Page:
Susan* bought her 6-year-old son John an iPad when he was in first grade. “I thought, ‘Why not let him get a jump on things?’ ” she told me during a therapy session. John’s school had begun using the devices with younger and younger grades — and his technology teacher had raved about their educational benefits — so Susan wanted to do what was best for her sandy-haired boy who loved reading and playing baseball. She started letting John play different educational games on his iPad. Eventually, he discovered Minecraft, which the technology teacher assured her was “just like electronic Lego.” Remembering how much fun she had as a child building and playing with the interlocking plastic blocks, Susan let her son Minecraft his afternoons away...

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Kangaroos, Insurance Companies, and the Rising Cost of Healthcare

Complaining about health care prices is nothing new. The medical component of CPI has been higher than the overall CPI for decades. As far back as 1989 Gerry Anderson and colleagues showed "It's the Prices, Stupid" that explained why our national spending was so high compared to other countries. More recently, Elizabeth Rosenthal detailed those prices in an series of reports in The New York Times. She recently followed those up with her incisive book An American Sickness. Dr. Rosenthal also illustrated some of the clever techniques used to wring the most money out of our pockets, such as the upcoding industry and tacking facility fees onto visits. As the saying goes, if you're sitting at a poker table and you can't figure out who the sucker is, it's you.

Numbers Don't Lie: Patent Trolls Are A Plague

Simon Phipps | InfoWorld | October 19, 2012

Recent research supports view that patent troll activity is rising -- costing America a fortune in wasted legal fees and lost jobs Read More »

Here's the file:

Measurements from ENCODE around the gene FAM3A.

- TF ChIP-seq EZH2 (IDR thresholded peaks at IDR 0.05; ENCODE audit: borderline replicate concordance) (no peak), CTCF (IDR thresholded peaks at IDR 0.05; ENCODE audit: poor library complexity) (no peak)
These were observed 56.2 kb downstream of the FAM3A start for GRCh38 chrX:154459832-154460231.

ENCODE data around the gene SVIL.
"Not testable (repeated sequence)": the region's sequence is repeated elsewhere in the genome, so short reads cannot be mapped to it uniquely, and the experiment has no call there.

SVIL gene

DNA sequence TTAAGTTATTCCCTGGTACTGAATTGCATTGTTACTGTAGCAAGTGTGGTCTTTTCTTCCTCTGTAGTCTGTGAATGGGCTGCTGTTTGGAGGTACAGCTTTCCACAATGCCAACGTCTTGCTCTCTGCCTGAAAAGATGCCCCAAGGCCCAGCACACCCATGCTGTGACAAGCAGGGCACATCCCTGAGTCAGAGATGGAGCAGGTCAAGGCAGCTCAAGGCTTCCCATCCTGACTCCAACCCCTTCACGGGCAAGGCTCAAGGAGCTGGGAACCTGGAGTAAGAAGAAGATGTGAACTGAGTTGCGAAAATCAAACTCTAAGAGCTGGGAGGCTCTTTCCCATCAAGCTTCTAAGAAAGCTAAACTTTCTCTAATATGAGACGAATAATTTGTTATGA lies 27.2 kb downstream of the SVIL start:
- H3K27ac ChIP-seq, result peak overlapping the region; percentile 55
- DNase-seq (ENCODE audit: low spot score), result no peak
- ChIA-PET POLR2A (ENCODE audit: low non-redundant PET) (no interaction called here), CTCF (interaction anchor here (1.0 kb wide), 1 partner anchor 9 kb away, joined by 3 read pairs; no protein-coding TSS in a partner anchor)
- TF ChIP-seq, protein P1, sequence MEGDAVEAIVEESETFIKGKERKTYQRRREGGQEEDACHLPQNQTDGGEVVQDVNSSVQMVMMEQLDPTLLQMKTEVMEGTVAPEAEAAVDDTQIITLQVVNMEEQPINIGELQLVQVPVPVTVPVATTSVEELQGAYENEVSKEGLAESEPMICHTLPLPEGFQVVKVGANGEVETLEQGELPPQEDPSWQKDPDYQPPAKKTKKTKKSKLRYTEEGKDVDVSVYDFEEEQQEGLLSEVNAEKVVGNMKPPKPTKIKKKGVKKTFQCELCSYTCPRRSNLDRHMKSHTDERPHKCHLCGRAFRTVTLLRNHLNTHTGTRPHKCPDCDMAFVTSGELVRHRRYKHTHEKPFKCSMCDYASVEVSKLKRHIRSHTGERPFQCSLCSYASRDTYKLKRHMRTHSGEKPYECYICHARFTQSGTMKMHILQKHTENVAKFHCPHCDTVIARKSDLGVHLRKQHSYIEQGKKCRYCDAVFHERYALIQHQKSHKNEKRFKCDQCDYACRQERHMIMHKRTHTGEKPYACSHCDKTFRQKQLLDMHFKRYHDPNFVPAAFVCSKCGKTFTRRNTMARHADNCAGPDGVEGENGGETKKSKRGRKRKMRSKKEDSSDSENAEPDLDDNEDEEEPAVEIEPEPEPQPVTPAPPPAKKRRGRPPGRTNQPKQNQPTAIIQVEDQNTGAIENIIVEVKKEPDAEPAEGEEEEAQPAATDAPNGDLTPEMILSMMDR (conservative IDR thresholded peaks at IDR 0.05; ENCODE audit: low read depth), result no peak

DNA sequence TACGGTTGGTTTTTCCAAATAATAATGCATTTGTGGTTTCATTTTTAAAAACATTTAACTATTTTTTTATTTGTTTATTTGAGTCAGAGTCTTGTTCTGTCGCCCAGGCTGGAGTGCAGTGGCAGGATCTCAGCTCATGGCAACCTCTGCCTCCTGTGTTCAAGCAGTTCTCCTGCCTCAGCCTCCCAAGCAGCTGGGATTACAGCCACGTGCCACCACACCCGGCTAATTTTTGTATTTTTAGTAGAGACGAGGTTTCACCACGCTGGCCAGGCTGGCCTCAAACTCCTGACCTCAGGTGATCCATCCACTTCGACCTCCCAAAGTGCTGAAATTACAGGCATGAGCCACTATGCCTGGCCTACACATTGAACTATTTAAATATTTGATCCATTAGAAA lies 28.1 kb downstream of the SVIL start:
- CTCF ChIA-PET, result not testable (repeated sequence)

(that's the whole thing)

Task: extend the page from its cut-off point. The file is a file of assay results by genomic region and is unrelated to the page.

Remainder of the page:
Open Data Can Drive Partnerships With Government

As governments and businesses — and increasingly, all of us who are Internet-connected — release data out in the open, we come closer to resolving the tiresomely famous and perplexing quote from Stewart Brand: “Information wants to be free. Information also wants to be expensive.” Open data brings home to us how much free information is available and how productive it is in its free state, but one subterranean thread I found in Joel Gurin’s book Open Data Now highlights an important point: information is very expensive. Read More »

The Growing Rivalry Between Google and IBM

Greg Satell | Forbes | September 11, 2016

Still the growing rivalry is unmistakeable. Very few companies are capable of developing this type of deep learning technology and clearly, both IBM and Google are leading the pack. To be sure, other companies such as Facebook and Microsoft are also developing capabilities in this area, but up to this point at least, they don’t seem to have made quite as much progress.

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Using It or Losing It? The Case for Data Scientists Inside Health Care

Marco D. Huesch, MBBS, PhD & Timothy J. Mosher, MD | NEJM Catalyst | May 4, 2017

As much as 30% of the entire world’s stored data is generated in the health care industry. A single patient typically generates close to 80 megabytes each year in imaging and electronic medical record (EMR) data. This trove of data has obvious clinical, financial, and operational value for the health care industry, and the new value pathways that such data could enable have been estimated by McKinsey to be worth more than $300 billion annually in reduced costs alone. If appropriate investments in data science are not made in-house, then hospitals and health systems will run the risk of becoming reliant on outsiders to analyze the data that ultimately will be used to inform decisions and drive innovation”...